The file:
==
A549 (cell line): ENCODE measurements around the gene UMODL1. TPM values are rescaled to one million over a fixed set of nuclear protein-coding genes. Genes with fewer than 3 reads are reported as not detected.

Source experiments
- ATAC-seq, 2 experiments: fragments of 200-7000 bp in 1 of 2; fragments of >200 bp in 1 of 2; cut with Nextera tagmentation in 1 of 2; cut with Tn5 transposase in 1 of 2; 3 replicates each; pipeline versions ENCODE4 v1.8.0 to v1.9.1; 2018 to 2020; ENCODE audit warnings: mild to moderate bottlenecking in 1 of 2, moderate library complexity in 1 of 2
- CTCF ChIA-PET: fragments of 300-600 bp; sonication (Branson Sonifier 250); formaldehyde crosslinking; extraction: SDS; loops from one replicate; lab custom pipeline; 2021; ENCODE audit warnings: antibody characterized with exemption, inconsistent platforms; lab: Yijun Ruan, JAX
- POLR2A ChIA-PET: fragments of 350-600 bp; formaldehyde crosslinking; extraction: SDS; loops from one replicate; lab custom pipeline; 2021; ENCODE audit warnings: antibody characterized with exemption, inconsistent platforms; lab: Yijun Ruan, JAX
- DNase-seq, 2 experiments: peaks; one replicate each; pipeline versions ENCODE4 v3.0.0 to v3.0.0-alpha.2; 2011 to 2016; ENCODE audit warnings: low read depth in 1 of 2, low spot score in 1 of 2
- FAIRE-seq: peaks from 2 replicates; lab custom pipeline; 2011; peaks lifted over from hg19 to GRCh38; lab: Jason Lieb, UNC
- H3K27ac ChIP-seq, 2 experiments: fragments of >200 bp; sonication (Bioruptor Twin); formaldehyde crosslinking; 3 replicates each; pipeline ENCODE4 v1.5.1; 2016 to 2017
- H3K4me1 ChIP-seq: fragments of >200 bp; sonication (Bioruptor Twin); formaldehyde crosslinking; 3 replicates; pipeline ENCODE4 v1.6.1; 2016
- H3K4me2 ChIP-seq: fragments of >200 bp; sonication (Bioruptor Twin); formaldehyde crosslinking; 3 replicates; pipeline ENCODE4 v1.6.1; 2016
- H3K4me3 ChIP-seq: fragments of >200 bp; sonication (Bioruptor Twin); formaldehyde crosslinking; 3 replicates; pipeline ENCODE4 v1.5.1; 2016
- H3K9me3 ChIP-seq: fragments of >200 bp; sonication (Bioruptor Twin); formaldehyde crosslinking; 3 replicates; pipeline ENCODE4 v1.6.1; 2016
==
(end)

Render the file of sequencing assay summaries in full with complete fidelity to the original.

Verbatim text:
A549 (cell line): ENCODE measurements around the gene UMODL1. TPM values are rescaled to one million over a fixed set of nuclear protein-coding genes. Genes with fewer than 3 reads are reported as not detected.

Source experiments
- ATAC-seq, 2 experiments: fragments of 200-7000 bp in 1 of 2; fragments of >200 bp in 1 of 2; cut with Nextera tagmentation in 1 of 2; cut with Tn5 transposase in 1 of 2; 3 replicates each; pipeline versions ENCODE4 v1.8.0 to v1.9.1; 2018 to 2020; ENCODE audit warnings: mild to moderate bottlenecking in 1 of 2, moderate library complexity in 1 of 2
- CTCF ChIA-PET: fragments of 300-600 bp; sonication (Branson Sonifier 250); formaldehyde crosslinking; extraction: SDS; loops from one replicate; lab custom pipeline; 2021; ENCODE audit warnings: antibody characterized with exemption, inconsistent platforms; lab: Yijun Ruan, JAX
- POLR2A ChIA-PET: fragments of 350-600 bp; formaldehyde crosslinking; extraction: SDS; loops from one replicate; lab custom pipeline; 2021; ENCODE audit warnings: antibody characterized with exemption, inconsistent platforms; lab: Yijun Ruan, JAX
- DNase-seq, 2 experiments: peaks; one replicate each; pipeline versions ENCODE4 v3.0.0 to v3.0.0-alpha.2; 2011 to 2016; ENCODE audit warnings: low read depth in 1 of 2, low spot score in 1 of 2
- FAIRE-seq: peaks from 2 replicates; lab custom pipeline; 2011; peaks lifted over from hg19 to GRCh38; lab: Jason Lieb, UNC
- H3K27ac ChIP-seq, 2 experiments: fragments of >200 bp; sonication (Bioruptor Twin); formaldehyde crosslinking; 3 replicates each; pipeline ENCODE4 v1.5.1; 2016 to 2017
- H3K4me1 ChIP-seq: fragments of >200 bp; sonication (Bioruptor Twin); formaldehyde crosslinking; 3 replicates; pipeline ENCODE4 v1.6.1; 2016
- H3K4me2 ChIP-seq: fragments of >200 bp; sonication (Bioruptor Twin); formaldehyde crosslinking; 3 replicates; pipeline ENCODE4 v1.6.1; 2016
- H3K4me3 ChIP-seq: fragments of >200 bp; sonication (Bioruptor Twin); formaldehyde crosslinking; 3 replicates; pipeline ENCODE4 v1.5.1; 2016
- H3K9me3 ChIP-seq: fragments of >200 bp; sonication (Bioruptor Twin); formaldehyde crosslinking; 3 replicates; pipeline ENCODE4 v1.6.1; 2016